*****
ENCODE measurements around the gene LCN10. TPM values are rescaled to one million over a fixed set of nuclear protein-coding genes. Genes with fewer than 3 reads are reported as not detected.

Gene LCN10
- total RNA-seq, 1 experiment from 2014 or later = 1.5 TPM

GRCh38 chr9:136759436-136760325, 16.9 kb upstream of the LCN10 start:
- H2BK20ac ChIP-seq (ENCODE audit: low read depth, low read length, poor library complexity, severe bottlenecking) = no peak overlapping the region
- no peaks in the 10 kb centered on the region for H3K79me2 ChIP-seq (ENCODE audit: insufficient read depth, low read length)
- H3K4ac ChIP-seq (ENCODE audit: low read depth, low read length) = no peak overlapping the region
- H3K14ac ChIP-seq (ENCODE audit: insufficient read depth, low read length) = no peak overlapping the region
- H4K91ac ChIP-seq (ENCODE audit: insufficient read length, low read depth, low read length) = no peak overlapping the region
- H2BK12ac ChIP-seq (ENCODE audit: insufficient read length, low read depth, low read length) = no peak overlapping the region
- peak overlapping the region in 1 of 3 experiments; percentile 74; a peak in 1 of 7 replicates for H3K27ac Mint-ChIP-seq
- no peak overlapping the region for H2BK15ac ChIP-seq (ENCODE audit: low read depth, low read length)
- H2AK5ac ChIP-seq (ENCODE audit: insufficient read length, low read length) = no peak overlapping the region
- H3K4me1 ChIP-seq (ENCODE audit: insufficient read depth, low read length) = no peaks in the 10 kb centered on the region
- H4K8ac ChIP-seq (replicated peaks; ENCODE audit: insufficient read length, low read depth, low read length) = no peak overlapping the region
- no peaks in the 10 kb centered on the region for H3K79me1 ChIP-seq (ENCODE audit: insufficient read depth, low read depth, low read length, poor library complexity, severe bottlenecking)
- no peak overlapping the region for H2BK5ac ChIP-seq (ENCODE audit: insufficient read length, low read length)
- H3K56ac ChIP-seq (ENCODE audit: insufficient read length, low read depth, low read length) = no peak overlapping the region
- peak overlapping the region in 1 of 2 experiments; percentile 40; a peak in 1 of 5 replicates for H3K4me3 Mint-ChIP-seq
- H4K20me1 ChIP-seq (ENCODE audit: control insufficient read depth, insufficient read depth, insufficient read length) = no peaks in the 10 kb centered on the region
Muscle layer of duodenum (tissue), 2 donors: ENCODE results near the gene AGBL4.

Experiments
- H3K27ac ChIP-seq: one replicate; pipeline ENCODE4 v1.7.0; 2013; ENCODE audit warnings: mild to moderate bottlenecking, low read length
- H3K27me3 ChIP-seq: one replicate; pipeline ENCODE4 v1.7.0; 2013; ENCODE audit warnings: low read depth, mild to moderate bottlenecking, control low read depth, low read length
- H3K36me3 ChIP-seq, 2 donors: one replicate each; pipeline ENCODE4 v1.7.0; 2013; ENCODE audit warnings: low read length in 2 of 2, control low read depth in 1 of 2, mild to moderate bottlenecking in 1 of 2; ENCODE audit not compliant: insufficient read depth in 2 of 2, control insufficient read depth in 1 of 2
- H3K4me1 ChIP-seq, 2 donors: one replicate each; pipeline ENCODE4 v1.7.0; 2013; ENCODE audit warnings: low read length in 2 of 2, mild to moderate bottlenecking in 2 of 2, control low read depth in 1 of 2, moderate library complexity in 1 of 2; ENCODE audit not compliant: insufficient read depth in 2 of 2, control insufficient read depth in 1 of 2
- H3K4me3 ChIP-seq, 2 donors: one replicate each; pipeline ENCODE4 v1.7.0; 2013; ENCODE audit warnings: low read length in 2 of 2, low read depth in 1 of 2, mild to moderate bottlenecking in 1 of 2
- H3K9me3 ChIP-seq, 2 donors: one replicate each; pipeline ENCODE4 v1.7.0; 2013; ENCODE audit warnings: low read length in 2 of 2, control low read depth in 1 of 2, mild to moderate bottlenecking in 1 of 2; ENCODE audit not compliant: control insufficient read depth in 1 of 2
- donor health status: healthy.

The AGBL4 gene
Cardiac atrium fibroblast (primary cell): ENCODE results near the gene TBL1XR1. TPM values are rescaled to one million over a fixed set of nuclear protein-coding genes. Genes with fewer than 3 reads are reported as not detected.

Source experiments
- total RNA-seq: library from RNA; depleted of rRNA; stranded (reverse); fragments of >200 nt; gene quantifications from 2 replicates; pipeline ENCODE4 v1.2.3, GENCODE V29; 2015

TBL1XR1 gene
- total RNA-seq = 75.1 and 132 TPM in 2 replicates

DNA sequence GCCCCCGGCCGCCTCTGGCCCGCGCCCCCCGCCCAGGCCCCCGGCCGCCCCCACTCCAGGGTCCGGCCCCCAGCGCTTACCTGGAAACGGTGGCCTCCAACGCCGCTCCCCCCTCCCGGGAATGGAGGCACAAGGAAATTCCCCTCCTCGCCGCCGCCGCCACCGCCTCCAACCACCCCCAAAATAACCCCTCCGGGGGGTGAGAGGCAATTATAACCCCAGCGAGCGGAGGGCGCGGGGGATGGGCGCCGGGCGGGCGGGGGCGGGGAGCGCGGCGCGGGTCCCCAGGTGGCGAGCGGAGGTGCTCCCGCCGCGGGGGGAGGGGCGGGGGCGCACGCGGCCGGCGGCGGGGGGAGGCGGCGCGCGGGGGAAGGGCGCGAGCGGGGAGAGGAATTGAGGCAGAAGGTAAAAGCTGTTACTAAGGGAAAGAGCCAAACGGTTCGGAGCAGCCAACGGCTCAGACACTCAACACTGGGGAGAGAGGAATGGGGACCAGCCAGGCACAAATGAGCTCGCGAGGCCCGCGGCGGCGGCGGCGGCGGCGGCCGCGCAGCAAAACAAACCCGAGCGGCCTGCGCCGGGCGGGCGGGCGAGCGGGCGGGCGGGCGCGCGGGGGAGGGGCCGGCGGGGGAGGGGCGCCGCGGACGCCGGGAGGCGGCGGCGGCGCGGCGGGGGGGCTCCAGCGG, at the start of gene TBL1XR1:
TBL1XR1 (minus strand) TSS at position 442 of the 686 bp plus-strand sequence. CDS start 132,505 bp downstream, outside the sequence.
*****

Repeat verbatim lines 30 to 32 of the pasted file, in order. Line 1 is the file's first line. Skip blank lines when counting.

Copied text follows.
The AGBL4 gene
Cardiac atrium fibroblast (primary cell): ENCODE results near the gene TBL1XR1. TPM values are rescaled to one million over a fixed set of nuclear protein-coding genes. Genes with fewer than 3 reads are reported as not detected.

Source experiments